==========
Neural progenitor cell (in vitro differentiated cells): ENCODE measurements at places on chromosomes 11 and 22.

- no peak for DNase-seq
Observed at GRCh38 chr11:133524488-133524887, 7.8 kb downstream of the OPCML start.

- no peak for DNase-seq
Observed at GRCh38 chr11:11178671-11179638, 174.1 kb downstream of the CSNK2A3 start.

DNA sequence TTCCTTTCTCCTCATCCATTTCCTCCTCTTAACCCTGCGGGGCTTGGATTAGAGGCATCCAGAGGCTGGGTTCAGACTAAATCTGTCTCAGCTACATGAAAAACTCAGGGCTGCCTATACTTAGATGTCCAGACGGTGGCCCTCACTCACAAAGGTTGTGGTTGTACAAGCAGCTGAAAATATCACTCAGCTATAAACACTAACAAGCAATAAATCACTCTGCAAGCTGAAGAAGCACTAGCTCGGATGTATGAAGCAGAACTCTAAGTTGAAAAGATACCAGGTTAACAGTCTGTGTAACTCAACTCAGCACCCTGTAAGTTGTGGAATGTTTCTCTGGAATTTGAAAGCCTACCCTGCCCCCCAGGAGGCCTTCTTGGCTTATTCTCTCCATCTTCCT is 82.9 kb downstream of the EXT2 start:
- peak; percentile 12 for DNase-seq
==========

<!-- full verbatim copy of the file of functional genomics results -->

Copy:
Neural progenitor cell (in vitro differentiated cells): ENCODE measurements at places on chromosomes 11 and 22.

- no peak for DNase-seq
Observed at GRCh38 chr11:133524488-133524887, 7.8 kb downstream of the OPCML start.

- no peak for DNase-seq
Observed at GRCh38 chr11:11178671-11179638, 174.1 kb downstream of the CSNK2A3 start.

DNA sequence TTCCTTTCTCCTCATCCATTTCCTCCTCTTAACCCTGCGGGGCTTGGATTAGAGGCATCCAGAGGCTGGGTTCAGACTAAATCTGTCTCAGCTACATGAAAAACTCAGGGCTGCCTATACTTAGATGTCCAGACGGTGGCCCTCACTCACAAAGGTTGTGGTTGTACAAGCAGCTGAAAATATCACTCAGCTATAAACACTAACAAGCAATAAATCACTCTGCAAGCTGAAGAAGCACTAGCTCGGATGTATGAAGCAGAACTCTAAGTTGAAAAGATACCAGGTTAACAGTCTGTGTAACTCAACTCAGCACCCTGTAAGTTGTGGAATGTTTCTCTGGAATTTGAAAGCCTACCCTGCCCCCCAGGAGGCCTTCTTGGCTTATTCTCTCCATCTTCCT is 82.9 kb downstream of the EXT2 start:
- peak; percentile 12 for DNase-seq